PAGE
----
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Remote Patient Monitoring (RPM): A New Threat Of Fraud And Abuse

By: Vipul Kella, MD, MBA, FACEP

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COVID Telehealth Expansion

Telehealth has been a boon in the COVID19 era. Patient populations that have once been difficult to treat or in rural areas now can receive medical care that was previously not accessible. This is especially important for patients with chronic diseases such as diabetes, kidney disease, COPD, and heart failure. These patients now have readily available access to providers to treat their difficult medical conditions.

Explosion of RPM

Telemedicine how also progressed from a simple “FaceTime”- like platform, where physicians can only talk to their patient about their symptoms, to more sophisticated technologies. RPM (remote patient monitoring) represented these new technologies that allow providers to collect more objective data to make medical decisions. Blood pressure, pulse oxygenation, cardiac rhythm, blood sugar, and other data are now able to be collected remotely through wearable devices and sensors. These technologies allow providers to intervene early, by identifying patients at the highest risk for worsening symptoms which may result in a costly ER visit or hospitalization. With the average cost of hospitalization over 10,000, RPM is a huge opportunity to curb health care costs. With RPM, providers can provide medical therapies early in disease courses and coordinate medical care with the primary doctors and specialists to avoid hospital visits.

RPM Fraud Not Always Cut and Dry

The RPM industry has exploded since the pandemic. CMS and private payers recognized the potential to curb costs, and are now providing medical providers financial incentive to incorporate RPM for their populations. While RPM technology stands to fundamentally change our traditional model of health care delivery, dangers with fraud and abuse still exist. One of the earliest cases of fraud involved the cardiac monitoring company ​Pocket ECG, which created a registration process that steers doctors to charge the highest reimbursement code from CMS. The DOJ fined the company $13 M for promoting the billing of unneeded services.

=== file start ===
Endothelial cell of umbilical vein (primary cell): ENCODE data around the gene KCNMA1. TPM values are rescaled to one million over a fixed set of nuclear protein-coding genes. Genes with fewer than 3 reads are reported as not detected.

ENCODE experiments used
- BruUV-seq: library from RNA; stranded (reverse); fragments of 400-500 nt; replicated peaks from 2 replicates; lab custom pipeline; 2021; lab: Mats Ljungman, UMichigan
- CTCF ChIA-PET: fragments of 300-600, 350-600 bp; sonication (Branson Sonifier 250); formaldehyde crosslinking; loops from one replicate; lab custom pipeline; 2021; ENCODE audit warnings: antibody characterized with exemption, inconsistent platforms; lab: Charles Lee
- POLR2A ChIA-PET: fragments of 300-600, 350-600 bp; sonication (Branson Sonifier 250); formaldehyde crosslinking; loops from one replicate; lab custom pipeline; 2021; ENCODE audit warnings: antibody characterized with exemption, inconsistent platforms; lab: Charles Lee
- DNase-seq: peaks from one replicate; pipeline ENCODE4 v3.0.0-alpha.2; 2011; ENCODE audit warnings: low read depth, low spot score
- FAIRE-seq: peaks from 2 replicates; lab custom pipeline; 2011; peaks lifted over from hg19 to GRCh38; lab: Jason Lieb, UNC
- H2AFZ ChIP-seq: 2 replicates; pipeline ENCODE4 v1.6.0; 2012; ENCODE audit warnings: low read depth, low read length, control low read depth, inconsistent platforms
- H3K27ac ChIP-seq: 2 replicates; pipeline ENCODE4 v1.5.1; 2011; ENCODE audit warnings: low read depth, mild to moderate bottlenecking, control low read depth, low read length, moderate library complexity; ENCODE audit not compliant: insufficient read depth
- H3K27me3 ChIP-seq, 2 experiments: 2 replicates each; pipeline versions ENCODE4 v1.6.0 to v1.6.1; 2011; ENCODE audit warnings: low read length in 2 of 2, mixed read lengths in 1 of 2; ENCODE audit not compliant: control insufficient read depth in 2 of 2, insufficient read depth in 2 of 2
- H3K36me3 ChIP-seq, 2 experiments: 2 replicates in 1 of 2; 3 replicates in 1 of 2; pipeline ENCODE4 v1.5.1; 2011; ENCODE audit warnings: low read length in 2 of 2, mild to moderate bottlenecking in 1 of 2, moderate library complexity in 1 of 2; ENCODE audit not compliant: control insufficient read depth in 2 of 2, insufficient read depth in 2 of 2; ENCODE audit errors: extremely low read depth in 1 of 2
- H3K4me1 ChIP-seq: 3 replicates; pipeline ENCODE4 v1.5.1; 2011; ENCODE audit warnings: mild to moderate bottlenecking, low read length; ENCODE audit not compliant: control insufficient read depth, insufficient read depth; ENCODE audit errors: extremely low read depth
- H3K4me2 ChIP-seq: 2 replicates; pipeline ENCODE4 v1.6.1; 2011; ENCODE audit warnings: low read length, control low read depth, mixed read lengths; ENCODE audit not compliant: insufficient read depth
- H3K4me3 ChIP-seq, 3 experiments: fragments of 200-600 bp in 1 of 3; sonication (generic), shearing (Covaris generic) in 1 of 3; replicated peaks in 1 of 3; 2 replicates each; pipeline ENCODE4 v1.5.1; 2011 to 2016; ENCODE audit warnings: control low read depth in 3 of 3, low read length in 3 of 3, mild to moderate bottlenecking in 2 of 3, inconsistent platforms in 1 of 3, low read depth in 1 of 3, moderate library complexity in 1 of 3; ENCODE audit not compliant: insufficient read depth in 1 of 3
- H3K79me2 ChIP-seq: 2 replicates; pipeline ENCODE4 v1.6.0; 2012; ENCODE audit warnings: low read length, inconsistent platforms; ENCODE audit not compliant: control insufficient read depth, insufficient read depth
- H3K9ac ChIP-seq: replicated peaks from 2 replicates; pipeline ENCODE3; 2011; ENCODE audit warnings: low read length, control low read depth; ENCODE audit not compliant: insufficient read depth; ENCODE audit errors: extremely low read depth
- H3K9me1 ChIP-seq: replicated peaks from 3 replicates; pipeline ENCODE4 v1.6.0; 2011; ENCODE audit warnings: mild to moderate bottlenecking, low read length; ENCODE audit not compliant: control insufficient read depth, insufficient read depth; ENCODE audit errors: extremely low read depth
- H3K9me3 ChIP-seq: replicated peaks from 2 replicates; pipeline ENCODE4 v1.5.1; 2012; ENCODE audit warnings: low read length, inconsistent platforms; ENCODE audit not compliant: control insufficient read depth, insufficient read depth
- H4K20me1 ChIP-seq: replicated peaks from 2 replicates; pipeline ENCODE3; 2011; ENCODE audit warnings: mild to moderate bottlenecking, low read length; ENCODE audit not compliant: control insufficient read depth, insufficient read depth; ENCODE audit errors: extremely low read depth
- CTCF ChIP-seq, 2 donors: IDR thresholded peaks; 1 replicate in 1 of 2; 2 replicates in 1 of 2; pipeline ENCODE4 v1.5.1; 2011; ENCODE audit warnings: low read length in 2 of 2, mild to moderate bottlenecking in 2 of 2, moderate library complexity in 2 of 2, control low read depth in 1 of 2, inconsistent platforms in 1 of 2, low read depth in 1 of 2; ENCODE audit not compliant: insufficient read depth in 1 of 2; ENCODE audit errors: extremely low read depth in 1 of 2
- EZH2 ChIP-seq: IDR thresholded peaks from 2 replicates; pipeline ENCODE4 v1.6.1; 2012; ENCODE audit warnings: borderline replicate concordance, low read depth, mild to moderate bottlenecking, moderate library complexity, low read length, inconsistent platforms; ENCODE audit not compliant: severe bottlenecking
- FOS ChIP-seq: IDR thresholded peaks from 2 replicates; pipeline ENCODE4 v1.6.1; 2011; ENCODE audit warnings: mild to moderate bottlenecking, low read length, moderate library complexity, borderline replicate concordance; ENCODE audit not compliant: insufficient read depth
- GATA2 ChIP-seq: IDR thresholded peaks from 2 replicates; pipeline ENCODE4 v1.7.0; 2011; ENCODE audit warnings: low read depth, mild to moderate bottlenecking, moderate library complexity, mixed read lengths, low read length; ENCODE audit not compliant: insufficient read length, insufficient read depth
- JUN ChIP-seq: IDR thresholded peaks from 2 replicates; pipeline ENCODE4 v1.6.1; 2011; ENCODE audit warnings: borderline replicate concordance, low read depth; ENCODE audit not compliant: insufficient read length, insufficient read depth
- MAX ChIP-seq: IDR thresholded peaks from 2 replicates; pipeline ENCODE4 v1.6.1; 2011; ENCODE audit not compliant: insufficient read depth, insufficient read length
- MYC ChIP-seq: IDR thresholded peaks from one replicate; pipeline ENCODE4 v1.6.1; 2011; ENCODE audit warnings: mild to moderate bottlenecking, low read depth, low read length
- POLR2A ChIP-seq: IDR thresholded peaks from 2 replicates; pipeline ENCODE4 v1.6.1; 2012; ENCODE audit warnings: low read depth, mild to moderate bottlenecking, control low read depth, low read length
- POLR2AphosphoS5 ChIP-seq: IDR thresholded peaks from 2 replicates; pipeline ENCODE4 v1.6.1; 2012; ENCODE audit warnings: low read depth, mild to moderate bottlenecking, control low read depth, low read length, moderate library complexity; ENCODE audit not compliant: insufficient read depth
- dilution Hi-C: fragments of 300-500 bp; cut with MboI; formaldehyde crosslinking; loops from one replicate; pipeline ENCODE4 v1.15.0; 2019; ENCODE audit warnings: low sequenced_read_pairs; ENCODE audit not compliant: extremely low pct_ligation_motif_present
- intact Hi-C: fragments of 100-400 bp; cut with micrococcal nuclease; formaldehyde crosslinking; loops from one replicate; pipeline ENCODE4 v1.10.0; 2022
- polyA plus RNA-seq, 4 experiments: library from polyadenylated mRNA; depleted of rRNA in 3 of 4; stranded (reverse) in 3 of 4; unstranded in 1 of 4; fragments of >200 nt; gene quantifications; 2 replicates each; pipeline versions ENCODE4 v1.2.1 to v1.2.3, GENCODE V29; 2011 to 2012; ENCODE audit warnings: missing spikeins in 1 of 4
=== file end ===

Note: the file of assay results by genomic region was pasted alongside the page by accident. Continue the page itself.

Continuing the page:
Some cases are not less cut and dry. In 2019, the Office of Inspector General (OIG) allowed a digital health company and pharmaceutical manufacturers to loan free smartphones to patients to allow them to track drug adherence through a digital health app. Since then many other similar digital health cases have also been ruled favorably by the OIG.

Stricter Penalties Likely

The growth of the RPM industry will continue to grow at an exponential pace, even after COVID19. This new market represents an opportunity for both RPM companies and health care providers to engage in fraudulent actives. CMS and the DOJ are still in the learning phase of these new technologies and how best to regulate their use. As more fraud cases come to light, it is likely that federal penalties will continue to become harsher. Companies and providers will need to balance the benefits of these new technologies to patients with the inherent dangers of their inappropriate use.

Vipul Kella, MD, MBA, FACEP is a board-certified Emergency Medicine Physician, who has been practicing for 15 years. He is a Fellow, of the American College of Emergency Physician, and is licensed in Advanced Cardiac Life Support (ACLS) and Advanced Trauma Life Support (ATLS). Dr. Kella has served as a medical expert for 10 years. He has reviewed over 100 cases, and spent over 1,000 hours on case reviews and preparing reports. He is dedicated to providing expertise to clients in a variety of areas, including medical malpractice, personal injury, forensics, disability, and others.

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